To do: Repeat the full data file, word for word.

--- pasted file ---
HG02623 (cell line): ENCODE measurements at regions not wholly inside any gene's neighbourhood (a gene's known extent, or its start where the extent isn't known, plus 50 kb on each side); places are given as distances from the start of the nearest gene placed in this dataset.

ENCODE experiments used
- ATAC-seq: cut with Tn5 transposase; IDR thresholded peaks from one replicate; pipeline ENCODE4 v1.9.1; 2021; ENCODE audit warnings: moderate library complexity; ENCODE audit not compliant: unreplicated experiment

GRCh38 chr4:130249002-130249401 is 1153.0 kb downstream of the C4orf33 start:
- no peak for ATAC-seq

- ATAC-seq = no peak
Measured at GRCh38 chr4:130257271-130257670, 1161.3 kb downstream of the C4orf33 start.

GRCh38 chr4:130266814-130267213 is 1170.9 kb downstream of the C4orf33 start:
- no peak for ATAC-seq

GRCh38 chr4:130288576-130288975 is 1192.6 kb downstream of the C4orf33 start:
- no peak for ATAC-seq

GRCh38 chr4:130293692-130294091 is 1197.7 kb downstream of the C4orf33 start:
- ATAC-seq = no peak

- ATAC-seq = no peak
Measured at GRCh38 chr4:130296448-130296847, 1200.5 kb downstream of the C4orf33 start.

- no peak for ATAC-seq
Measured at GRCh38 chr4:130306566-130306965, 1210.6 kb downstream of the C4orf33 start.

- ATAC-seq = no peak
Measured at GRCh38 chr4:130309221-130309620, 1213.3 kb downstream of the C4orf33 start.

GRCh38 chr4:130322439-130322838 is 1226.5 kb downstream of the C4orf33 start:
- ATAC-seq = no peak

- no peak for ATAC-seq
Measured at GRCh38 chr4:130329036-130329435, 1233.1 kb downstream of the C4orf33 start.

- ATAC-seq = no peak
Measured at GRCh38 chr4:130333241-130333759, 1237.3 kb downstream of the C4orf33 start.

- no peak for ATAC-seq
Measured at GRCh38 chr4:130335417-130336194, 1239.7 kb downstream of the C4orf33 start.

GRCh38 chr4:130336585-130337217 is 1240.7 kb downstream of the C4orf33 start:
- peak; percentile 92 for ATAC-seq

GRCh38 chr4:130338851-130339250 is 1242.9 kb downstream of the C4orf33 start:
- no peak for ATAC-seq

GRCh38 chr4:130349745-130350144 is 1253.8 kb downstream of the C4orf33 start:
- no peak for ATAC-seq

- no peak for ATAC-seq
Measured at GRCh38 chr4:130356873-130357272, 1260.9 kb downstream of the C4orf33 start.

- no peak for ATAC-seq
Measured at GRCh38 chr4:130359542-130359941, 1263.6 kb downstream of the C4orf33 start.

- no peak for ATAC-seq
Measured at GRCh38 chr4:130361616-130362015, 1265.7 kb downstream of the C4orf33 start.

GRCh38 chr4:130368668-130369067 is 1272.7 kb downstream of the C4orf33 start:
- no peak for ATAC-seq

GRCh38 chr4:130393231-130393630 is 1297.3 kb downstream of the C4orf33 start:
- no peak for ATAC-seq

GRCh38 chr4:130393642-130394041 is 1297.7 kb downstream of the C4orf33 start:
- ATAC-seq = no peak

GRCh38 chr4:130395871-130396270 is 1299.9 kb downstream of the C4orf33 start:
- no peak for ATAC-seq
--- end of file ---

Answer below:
HG02623 (cell line): ENCODE measurements at regions not wholly inside any gene's neighbourhood (a gene's known extent, or its start where the extent isn't known, plus 50 kb on each side); places are given as distances from the start of the nearest gene placed in this dataset.

ENCODE experiments used
- ATAC-seq: cut with Tn5 transposase; IDR thresholded peaks from one replicate; pipeline ENCODE4 v1.9.1; 2021; ENCODE audit warnings: moderate library complexity; ENCODE audit not compliant: unreplicated experiment

GRCh38 chr4:130249002-130249401 is 1153.0 kb downstream of the C4orf33 start:
- no peak for ATAC-seq

- ATAC-seq = no peak
Measured at GRCh38 chr4:130257271-130257670, 1161.3 kb downstream of the C4orf33 start.

GRCh38 chr4:130266814-130267213 is 1170.9 kb downstream of the C4orf33 start:
- no peak for ATAC-seq

GRCh38 chr4:130288576-130288975 is 1192.6 kb downstream of the C4orf33 start:
- no peak for ATAC-seq

GRCh38 chr4:130293692-130294091 is 1197.7 kb downstream of the C4orf33 start:
- ATAC-seq = no peak

- ATAC-seq = no peak
Measured at GRCh38 chr4:130296448-130296847, 1200.5 kb downstream of the C4orf33 start.

- no peak for ATAC-seq
Measured at GRCh38 chr4:130306566-130306965, 1210.6 kb downstream of the C4orf33 start.

- ATAC-seq = no peak
Measured at GRCh38 chr4:130309221-130309620, 1213.3 kb downstream of the C4orf33 start.

GRCh38 chr4:130322439-130322838 is 1226.5 kb downstream of the C4orf33 start:
- ATAC-seq = no peak

- no peak for ATAC-seq
Measured at GRCh38 chr4:130329036-130329435, 1233.1 kb downstream of the C4orf33 start.

- ATAC-seq = no peak
Measured at GRCh38 chr4:130333241-130333759, 1237.3 kb downstream of the C4orf33 start.

- no peak for ATAC-seq
Measured at GRCh38 chr4:130335417-130336194, 1239.7 kb downstream of the C4orf33 start.

GRCh38 chr4:130336585-130337217 is 1240.7 kb downstream of the C4orf33 start:
- peak; percentile 92 for ATAC-seq

GRCh38 chr4:130338851-130339250 is 1242.9 kb downstream of the C4orf33 start:
- no peak for ATAC-seq

GRCh38 chr4:130349745-130350144 is 1253.8 kb downstream of the C4orf33 start:
- no peak for ATAC-seq

- no peak for ATAC-seq
Measured at GRCh38 chr4:130356873-130357272, 1260.9 kb downstream of the C4orf33 start.

- no peak for ATAC-seq
Measured at GRCh38 chr4:130359542-130359941, 1263.6 kb downstream of the C4orf33 start.

- no peak for ATAC-seq
Measured at GRCh38 chr4:130361616-130362015, 1265.7 kb downstream of the C4orf33 start.

GRCh38 chr4:130368668-130369067 is 1272.7 kb downstream of the C4orf33 start:
- no peak for ATAC-seq

GRCh38 chr4:130393231-130393630 is 1297.3 kb downstream of the C4orf33 start:
- no peak for ATAC-seq

GRCh38 chr4:130393642-130394041 is 1297.7 kb downstream of the C4orf33 start:
- ATAC-seq = no peak

GRCh38 chr4:130395871-130396270 is 1299.9 kb downstream of the C4orf33 start:
- no peak for ATAC-seq